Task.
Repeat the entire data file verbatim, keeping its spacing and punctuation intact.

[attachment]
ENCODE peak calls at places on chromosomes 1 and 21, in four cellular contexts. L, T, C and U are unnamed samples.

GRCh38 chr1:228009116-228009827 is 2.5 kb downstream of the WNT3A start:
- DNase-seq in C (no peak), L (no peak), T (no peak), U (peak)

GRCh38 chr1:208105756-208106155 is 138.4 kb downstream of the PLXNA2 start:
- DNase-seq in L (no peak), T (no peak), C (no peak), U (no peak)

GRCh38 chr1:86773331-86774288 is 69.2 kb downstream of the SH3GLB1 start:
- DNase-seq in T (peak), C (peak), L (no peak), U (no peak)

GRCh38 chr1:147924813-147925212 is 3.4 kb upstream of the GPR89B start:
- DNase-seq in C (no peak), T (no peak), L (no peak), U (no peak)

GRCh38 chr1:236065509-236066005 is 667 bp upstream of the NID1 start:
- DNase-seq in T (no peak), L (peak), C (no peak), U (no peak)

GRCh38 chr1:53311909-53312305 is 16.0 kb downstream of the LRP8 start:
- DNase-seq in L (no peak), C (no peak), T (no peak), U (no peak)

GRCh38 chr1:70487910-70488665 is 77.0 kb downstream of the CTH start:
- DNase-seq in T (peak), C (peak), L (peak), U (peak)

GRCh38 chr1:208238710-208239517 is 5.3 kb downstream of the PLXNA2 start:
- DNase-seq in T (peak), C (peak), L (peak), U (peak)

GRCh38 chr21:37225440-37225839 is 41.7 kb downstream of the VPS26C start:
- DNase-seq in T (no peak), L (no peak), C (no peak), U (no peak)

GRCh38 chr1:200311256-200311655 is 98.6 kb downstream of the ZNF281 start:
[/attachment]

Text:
ENCODE peak calls at places on chromosomes 1 and 21, in four cellular contexts. L, T, C and U are unnamed samples.

GRCh38 chr1:228009116-228009827 is 2.5 kb downstream of the WNT3A start:
- DNase-seq in C (no peak), L (no peak), T (no peak), U (peak)

GRCh38 chr1:208105756-208106155 is 138.4 kb downstream of the PLXNA2 start:
- DNase-seq in L (no peak), T (no peak), C (no peak), U (no peak)

GRCh38 chr1:86773331-86774288 is 69.2 kb downstream of the SH3GLB1 start:
- DNase-seq in T (peak), C (peak), L (no peak), U (no peak)

GRCh38 chr1:147924813-147925212 is 3.4 kb upstream of the GPR89B start:
- DNase-seq in C (no peak), T (no peak), L (no peak), U (no peak)

GRCh38 chr1:236065509-236066005 is 667 bp upstream of the NID1 start:
- DNase-seq in T (no peak), L (peak), C (no peak), U (no peak)

GRCh38 chr1:53311909-53312305 is 16.0 kb downstream of the LRP8 start:
- DNase-seq in L (no peak), C (no peak), T (no peak), U (no peak)

GRCh38 chr1:70487910-70488665 is 77.0 kb downstream of the CTH start:
- DNase-seq in T (peak), C (peak), L (peak), U (peak)

GRCh38 chr1:208238710-208239517 is 5.3 kb downstream of the PLXNA2 start:
- DNase-seq in T (peak), C (peak), L (peak), U (peak)

GRCh38 chr21:37225440-37225839 is 41.7 kb downstream of the VPS26C start:
- DNase-seq in T (no peak), L (no peak), C (no peak), U (no peak)

GRCh38 chr1:200311256-200311655 is 98.6 kb downstream of the ZNF281 start: